One of the challenges that any gardener faces is deciding when to plant seeds in the new year. Here in the San Francisco Bay Area, and in particular the peninsula, we are very fortunate to have extremely moderate weather and so it means that we can start the planting season very early. But how early?
The one danger that we face is that we can get frost in February. Frost is particularly damaging for certain types of seedlings, and so it’s important to consider. In fact early last year we had about a full week of evening frost. I remember this vividly because I had potatoes that were about to go to maturity and so I was out there every night covering them, and out there every morning uncovering them. I know that people’s memory of weather can be unreliable and so it got me wondering if there was good historical data out there. It turns out that there is.
A few years ago I really got into analyzing weather data. I discovered a UC website that had free, rich, downloadable set of climate data for various spots in California. And with the help of Excel I did a lot of analysis on it. At the time I was just doing it for fun but now as a gardener I can look back at the analysis that I did and pull out some very important information.
Here is a chart of climate data from the year 2000 to the year 2010 for the San Francisco Airport and a spot in Redwood City. The red dots show the high temperature for the day and the blue dots show the low temperature for the day. The green dots are precipitation. For the purposes of deciding when it’s safe to plant, let’s focus on the blue dots.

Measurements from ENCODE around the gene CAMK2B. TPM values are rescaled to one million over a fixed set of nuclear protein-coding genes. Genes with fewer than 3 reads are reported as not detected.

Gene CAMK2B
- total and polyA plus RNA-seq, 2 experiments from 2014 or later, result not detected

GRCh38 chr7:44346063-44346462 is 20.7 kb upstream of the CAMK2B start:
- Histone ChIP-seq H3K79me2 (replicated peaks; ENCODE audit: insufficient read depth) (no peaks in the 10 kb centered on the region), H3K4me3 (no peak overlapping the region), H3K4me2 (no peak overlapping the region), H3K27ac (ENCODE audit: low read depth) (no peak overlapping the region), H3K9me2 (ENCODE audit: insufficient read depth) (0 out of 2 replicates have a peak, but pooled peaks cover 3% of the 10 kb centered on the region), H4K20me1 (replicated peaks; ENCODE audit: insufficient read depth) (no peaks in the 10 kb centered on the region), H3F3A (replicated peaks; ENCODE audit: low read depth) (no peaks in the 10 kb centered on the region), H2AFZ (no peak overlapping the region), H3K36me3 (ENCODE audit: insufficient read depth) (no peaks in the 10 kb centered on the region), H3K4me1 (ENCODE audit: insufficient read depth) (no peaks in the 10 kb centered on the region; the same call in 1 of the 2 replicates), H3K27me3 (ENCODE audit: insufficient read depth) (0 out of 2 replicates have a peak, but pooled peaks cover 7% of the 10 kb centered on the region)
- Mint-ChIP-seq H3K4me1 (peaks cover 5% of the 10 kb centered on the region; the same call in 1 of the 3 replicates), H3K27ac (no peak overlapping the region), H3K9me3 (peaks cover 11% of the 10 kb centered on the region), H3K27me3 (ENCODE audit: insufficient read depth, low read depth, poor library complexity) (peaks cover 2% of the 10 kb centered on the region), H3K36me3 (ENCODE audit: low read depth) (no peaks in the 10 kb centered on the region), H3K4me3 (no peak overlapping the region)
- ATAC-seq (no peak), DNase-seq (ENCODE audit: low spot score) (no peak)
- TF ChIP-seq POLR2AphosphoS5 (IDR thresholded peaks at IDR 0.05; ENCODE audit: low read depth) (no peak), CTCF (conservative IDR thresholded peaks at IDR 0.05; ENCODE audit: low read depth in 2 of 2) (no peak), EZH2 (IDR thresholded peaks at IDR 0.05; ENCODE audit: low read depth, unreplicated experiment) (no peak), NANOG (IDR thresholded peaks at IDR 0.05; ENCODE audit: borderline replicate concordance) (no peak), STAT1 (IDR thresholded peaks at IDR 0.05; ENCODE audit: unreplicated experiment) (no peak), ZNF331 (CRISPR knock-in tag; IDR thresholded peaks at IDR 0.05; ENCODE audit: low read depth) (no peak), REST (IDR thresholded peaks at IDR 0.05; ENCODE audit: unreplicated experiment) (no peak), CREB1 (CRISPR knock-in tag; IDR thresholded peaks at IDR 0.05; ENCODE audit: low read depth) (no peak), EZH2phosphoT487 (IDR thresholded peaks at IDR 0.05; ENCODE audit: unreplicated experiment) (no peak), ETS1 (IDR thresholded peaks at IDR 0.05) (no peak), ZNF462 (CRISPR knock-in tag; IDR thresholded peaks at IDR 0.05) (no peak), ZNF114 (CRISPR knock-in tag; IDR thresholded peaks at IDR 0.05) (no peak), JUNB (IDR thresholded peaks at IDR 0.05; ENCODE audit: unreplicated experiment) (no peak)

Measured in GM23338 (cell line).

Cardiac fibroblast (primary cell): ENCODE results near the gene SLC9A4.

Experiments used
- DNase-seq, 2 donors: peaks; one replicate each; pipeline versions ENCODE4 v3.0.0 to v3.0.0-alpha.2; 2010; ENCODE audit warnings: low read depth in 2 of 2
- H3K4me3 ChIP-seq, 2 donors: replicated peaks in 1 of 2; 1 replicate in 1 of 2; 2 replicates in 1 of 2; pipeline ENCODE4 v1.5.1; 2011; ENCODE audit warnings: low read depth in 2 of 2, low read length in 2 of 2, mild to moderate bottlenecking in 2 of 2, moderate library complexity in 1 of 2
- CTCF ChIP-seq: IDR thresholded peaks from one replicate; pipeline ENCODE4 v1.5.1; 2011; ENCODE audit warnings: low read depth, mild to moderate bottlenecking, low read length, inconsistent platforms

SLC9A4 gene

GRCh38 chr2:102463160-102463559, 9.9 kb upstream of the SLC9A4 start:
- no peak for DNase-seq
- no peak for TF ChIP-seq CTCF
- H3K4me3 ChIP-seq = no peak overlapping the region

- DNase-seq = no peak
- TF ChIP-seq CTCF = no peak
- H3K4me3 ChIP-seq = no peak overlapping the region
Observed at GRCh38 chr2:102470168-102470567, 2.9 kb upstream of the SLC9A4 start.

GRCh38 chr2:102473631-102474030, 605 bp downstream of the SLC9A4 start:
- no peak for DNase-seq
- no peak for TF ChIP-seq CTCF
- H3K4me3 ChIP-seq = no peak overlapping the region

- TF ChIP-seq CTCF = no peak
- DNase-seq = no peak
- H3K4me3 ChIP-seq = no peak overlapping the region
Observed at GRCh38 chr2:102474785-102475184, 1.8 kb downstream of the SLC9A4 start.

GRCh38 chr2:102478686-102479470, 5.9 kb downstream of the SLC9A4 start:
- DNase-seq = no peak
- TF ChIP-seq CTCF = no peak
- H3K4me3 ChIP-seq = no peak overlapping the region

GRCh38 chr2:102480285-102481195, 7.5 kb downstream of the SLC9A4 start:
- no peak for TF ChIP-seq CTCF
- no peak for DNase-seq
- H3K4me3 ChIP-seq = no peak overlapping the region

Although technically 32 degrees Fahrenheit is freezing temperature, I personally start to get concerned when the temperature is below 34F. And so I have drawn a blue dotted line showing approximately where 34F it’s. And you can see that from around the middle of February onwards, the nighttime temperatures in this 10-year period have never dipped below 34F. So this gives me a fair amount of confidence with respect to going and putting seeds or seedlings in the ground.
I would say that mid February is a fairly safe guideline overall. Granted, it depends on what you’re planting, but I feel comfortable that I can plant from now going forward and I won’t have frost problems. Keep in mind that some vegetables need much higher temperatures than 32F in order to work, but the point here is that frost creates special problems for many food crops.
One might reasonably ask what happened to the data from 2011 to 2014. The problem I ran into is that the University of California website stopped published the data I was using. Fortunately somebody at the UC extension office was able to refer me to a data source from Utah State University which for some reason has California climate data. (Thank God.) And so if I wanted to I could work that data into my spreadsheet and update my chart.
In any case I just downloaded fresh data and did a quick spot check of weather data from 2011 to present. What I found is that in 2011 there was a late frost from 2/26 to 2/28. And in 2013 there was one night of frost on 2/20. To find the previous late February frost, I have to go back to 1996, and before that, 1990. So while historically there is a *chance* of frost in late February, it’s rare.
The key point I want to communicate here, besides mid-February being a safe time to start planting, is that there is wonderful free data available, if you know where to look, and we can learn a lot from it.